I write for our parents’ generation, my generation and those who will come after me. People from my grandparents’ generation, I do not even try. Their thinking is set in stone. I wrote for women, but I quickly realised that the problem is that not enough women read. So what is the point of writing for women when our audience is clearly male? Women in Nepal have written for decades but the reason we still struggle to be heard and seen is because we are writing for women, which makes it easier for male readers to snooze. If we write for men in the manner that pleases them, then our stories become heavily edited, and ultimately incomplete.
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What about stories about women that men have written?I feel like exactly how my character Numa feels about the way her husband writes. Numa is not a writer, but she finds that her husband, Sushant’s words lack something. Women must write their own stories, men can try, but it will be incomplete. For instance, I remember reading Abhi Subedi’s powerful article once where he writes about replacing the concept and language of maiti ghar with that of afno ghar. It is a beautiful idea because why must we call our husband’s home our home, or afno ghar, and the place and family we were born into and grew up in and around our maiti? But what Subedi never brings up in the article is the importance then, on a policy level, for women to be able to claim that space as indeed, afno ghar. Where is it in our law? What kinds of property rights does a daughter have in her father’s home? Changing a word is a good start, but it is not the end of a larger problem.
I also found the way you write about Numa’s desire as a sexual being very refreshing. I love that she lifts lines out of her husband’s unpublished book and sends it to Prabhakar in a flirty text. You don’t always beat around the bush with some lofty metaphor, you write clearly and unapologetically.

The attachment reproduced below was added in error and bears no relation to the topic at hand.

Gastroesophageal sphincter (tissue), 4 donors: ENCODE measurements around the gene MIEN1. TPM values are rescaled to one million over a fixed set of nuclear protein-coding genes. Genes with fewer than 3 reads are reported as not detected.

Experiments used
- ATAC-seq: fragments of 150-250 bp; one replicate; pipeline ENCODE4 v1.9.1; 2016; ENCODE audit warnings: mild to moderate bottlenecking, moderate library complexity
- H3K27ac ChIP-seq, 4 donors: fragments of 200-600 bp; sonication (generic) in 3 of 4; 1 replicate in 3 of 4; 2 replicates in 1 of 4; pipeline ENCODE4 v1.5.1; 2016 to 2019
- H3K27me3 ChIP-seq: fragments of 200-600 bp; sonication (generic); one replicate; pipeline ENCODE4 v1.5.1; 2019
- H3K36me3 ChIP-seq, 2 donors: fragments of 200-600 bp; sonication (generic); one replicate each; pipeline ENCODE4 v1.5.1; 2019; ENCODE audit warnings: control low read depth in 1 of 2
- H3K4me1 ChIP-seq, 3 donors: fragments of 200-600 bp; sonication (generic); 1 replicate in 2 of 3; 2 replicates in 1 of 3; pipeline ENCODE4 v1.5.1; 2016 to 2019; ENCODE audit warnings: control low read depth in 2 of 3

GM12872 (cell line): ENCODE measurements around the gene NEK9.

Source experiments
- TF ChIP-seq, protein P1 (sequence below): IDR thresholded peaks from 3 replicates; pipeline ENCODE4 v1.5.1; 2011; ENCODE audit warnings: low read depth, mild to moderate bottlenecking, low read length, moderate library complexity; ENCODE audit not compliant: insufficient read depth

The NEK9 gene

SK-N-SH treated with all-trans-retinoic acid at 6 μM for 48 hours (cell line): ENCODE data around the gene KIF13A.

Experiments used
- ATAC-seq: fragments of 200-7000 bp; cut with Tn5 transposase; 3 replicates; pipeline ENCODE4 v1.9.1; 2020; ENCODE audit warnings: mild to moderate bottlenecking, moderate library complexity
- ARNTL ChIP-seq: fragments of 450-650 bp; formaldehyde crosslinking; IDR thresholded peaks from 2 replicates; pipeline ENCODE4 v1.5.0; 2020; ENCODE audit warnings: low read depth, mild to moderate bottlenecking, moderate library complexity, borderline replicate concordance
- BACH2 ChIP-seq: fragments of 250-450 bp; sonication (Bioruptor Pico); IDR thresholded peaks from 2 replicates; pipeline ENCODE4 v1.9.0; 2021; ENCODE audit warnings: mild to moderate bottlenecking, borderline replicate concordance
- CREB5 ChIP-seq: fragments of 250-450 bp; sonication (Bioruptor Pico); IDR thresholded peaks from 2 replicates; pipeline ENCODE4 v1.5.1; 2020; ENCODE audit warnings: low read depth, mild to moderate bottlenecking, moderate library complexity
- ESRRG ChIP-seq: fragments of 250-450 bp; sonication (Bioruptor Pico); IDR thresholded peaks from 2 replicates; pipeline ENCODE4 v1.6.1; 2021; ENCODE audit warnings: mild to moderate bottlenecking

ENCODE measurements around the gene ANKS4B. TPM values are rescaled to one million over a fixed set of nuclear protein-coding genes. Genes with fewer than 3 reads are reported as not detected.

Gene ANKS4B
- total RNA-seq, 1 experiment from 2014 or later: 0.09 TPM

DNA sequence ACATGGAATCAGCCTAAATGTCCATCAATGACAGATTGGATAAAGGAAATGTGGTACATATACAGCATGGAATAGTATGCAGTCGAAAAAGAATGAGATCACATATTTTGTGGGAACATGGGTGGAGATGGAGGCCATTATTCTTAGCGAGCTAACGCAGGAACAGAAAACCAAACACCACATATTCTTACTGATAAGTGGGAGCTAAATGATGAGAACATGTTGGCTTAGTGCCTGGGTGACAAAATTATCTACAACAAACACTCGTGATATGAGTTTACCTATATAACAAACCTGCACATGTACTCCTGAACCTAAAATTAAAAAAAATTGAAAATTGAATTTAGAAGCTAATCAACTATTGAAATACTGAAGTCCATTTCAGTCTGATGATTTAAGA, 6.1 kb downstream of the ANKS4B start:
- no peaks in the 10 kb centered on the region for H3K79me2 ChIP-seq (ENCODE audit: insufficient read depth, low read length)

(Smiles). I wanted my readers to know that women, too, have desires. I especially wanted my male readers to know that they are always replaceable in a woman’s life. Many of my male friends who have read the novel do not like the character of Prabhakar. I think they see themselves as the husband character and Prabhakar as Numa’s boyfriend, and therefore a threat. The novel I just finished, Thakra, is actually a sequel to Lekhak Ki Swasni, so we will follow the same characters in a different future. My male readers urged me to get rid of Prabhakar in the third novel. But I assure you, he is going nowhere. In fact, there is a scene where Numa is told by her father-in-law that since she cannot give them a grandson, that it only makes sense for her husband to remarry. Numa is hurt by this and she gets drunk with Prabhakar one evening. Some readers, I know, are not going to like that. (Laughs).
How long did it take for you to write your last novel?
Two years–I have not worked for money in those two years. I am deep in debt, so I must begin to work again now that the novel is done. It took me 7-8 years to write Lekhak Ki Swasni because I was working then at a school first as a teacher and then later in the exam department, typing up papers. I had a computer where I worked and I had created a folder for my novel, and I would steal some time everyday to write it. My colleagues soon found out and complained to my boss. He began to bring me large piles of random papers to type, just to keep me busy, I think. Every hour, he would walk in and ask if I was done. In another universe, I would have just put my head down and said, No sir, not yet. But instead, I would snap at him with Do you think I’m a photocopying machine? (Laughs). I was incorrigible. They even made me sign a sheet of paper that said, “I will not write during work again.” But the very next day, I wrote.
So you finished your first novel while working there?